Monday, April 20, 2009

The Difficulty with Having Been a Slave...

I've been listening to The Chronicles of Narnia in the car on CD lately, and recently, in The Horse and His Boy, I heard a quote that struck with me. The gist of it was something along the lines of "The problem is, of course, that once you've been a slave, and then you're free, it's difficult to make yourself do quite as much as you can do. Because of course, what you can do and what you think you can do aren't the same thing."

This stuck in my head because I've been thinking lately about self-management a lot lately, what with the switch a few years ago from being a full-time employee when my tasks were in part demanded by others, shifting down to a graduate program where somewhat less was required of me, then back up into a more demanding program.

The annoying part is that, immediately after I started my first program where less was demanded externally, I was able to self-manage quite well to produce a lot outside of what was externally demanded of me. Then, frustratingly, came a period of lesser production as I shifted disciplinary perspectives within a program where more was required of me.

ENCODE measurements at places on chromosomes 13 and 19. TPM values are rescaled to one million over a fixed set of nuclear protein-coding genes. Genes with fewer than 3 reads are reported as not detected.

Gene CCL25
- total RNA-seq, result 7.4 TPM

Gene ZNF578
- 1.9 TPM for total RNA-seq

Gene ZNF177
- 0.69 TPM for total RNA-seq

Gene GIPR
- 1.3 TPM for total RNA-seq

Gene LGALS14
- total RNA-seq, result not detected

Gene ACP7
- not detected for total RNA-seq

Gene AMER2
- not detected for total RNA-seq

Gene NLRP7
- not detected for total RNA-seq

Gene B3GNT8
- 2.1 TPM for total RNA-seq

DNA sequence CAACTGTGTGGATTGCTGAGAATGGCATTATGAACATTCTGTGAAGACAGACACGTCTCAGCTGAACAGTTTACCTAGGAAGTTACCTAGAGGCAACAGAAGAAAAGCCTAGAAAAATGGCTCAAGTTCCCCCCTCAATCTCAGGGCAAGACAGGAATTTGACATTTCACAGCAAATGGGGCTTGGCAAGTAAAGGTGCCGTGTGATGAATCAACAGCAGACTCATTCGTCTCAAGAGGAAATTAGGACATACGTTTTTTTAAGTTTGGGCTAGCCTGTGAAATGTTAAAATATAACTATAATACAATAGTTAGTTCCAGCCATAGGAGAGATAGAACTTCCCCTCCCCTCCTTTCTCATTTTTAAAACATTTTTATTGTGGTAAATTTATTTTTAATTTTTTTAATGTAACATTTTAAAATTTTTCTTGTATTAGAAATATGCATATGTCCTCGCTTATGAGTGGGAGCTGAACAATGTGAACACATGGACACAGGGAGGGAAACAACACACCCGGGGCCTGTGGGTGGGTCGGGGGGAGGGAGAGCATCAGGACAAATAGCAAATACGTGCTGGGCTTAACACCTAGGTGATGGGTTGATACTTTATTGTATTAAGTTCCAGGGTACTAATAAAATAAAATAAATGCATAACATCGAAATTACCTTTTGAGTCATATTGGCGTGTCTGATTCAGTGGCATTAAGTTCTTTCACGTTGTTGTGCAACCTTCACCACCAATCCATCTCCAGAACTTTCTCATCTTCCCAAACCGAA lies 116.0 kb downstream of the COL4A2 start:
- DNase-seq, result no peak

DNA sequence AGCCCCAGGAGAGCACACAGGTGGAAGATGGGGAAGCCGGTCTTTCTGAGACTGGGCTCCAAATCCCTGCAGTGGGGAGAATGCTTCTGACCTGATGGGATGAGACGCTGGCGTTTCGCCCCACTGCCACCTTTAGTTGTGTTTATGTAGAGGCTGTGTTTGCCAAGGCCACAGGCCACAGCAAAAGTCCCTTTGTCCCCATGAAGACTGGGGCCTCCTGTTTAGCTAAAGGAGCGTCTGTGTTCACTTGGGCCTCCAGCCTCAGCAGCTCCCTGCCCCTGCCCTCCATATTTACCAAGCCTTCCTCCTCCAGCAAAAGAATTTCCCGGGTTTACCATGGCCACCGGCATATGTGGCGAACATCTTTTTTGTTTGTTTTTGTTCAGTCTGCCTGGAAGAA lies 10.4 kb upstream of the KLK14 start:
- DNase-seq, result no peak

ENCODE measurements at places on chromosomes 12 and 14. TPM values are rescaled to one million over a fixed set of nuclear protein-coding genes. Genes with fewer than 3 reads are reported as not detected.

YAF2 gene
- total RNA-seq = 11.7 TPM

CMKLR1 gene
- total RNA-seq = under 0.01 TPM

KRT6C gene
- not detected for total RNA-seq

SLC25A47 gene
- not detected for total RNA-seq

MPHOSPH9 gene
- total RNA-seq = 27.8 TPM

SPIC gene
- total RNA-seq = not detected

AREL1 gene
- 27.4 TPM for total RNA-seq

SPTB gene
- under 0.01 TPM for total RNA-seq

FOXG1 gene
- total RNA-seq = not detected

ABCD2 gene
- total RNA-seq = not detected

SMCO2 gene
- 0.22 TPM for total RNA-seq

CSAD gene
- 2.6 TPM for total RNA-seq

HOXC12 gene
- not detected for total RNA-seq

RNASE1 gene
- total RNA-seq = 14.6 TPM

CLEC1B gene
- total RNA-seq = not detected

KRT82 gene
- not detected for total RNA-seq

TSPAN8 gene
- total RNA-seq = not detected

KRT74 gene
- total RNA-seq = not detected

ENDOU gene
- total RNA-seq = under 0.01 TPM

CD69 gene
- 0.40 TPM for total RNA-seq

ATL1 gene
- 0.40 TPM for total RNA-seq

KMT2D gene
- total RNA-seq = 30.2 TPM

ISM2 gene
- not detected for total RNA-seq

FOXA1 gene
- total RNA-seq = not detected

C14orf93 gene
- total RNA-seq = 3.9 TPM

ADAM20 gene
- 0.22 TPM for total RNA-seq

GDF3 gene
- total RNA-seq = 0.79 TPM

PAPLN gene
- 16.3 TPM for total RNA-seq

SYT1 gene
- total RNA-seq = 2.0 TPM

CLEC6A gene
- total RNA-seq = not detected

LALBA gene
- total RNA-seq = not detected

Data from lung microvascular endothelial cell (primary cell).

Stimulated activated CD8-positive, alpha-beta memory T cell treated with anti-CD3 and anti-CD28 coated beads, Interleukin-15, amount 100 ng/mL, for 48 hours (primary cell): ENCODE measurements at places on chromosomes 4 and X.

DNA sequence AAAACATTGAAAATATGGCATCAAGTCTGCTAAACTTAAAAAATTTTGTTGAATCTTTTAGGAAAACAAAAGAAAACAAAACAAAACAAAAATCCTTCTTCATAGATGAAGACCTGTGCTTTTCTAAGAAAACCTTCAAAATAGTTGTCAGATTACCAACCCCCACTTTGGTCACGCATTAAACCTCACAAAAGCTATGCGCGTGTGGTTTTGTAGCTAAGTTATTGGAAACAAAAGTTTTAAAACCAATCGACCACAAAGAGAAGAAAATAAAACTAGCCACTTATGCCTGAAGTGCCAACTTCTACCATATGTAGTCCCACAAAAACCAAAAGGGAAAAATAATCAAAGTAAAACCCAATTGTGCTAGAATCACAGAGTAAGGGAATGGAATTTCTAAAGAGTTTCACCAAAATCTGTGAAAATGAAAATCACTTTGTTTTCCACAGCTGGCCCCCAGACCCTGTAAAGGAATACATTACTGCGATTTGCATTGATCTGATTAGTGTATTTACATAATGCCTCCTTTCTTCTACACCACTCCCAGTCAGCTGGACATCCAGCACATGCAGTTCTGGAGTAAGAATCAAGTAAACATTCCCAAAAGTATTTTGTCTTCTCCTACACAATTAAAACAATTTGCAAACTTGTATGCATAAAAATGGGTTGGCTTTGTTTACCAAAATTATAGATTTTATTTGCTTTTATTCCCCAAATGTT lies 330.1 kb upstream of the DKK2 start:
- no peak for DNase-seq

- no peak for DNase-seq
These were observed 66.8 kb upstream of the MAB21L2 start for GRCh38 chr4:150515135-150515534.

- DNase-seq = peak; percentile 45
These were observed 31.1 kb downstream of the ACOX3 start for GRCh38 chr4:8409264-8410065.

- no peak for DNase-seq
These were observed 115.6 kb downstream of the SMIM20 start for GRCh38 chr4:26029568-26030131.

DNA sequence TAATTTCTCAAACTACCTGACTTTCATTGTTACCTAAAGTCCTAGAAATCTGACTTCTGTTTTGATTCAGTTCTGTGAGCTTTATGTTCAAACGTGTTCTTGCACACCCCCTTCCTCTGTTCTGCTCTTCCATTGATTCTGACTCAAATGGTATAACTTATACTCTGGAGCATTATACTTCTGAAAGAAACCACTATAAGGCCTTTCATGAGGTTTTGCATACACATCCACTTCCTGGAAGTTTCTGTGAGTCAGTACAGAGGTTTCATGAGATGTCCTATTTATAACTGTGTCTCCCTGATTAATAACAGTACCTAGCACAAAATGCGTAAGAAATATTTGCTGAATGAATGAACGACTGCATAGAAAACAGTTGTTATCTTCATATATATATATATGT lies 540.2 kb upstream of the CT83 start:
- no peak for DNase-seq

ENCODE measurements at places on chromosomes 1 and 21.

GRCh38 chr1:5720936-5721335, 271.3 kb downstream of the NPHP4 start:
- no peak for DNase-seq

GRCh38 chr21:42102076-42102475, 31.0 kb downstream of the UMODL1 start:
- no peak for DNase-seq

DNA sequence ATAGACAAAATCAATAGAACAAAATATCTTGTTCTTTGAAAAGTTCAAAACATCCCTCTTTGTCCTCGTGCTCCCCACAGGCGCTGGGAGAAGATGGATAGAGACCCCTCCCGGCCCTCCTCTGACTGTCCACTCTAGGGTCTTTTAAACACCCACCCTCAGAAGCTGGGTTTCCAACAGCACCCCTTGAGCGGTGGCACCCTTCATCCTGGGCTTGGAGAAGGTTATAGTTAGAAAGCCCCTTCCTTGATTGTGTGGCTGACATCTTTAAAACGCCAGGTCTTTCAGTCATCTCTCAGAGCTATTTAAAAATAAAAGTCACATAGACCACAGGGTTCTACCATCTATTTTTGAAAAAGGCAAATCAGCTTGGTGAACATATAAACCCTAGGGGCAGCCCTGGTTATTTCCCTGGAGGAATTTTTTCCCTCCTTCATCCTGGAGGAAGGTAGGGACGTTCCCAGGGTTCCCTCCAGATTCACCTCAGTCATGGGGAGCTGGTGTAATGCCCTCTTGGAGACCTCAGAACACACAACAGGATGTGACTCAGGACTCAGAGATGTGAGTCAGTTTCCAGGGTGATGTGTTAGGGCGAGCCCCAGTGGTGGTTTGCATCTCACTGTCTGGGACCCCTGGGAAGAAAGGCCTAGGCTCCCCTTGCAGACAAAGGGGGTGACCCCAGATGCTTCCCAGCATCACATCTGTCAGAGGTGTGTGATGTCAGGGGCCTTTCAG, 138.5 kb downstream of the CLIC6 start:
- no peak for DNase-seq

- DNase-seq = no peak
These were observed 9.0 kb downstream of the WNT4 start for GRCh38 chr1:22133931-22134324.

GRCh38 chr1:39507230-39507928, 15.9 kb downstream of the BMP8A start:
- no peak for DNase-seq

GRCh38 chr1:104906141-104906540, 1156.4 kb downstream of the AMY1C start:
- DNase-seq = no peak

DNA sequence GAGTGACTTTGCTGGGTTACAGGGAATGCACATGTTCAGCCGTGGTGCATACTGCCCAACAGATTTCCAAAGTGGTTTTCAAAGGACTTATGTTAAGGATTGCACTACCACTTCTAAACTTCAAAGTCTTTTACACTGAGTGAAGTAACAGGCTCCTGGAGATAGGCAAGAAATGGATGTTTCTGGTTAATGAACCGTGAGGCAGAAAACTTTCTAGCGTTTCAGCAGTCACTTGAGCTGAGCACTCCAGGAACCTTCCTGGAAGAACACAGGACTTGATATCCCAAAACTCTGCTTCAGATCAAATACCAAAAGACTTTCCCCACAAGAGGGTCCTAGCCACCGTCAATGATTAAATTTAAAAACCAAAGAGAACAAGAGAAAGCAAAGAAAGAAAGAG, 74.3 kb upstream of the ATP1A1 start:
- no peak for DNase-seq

The thing is, now that I'm used to both the more demanding program and the new disciplinary perspective (I'm an accumulative learner), I finally feel as though I'm back up to--and in fact, have surpassed, thanks to the extra external expectations--my initial grad student productivity, a fact that bodes well for the less-structured time ahead.

I just hope that, now that I've made it into the zone (in a more balanced way, no less), I'm able to port this motivation and productivity into keeping up the creative output as well as into playing hard in the breaks I can get from keeping up the self-management. I think it might be possible, but I'm certainly not expecting it to go perfectly...

Ah, the efforts we make to temper hope with realism and vice-versa, hoping that the realism won't keep you from doing your best and that the hope won't raise your expectations to the point where you can't adjust if and when it becomes necessary.

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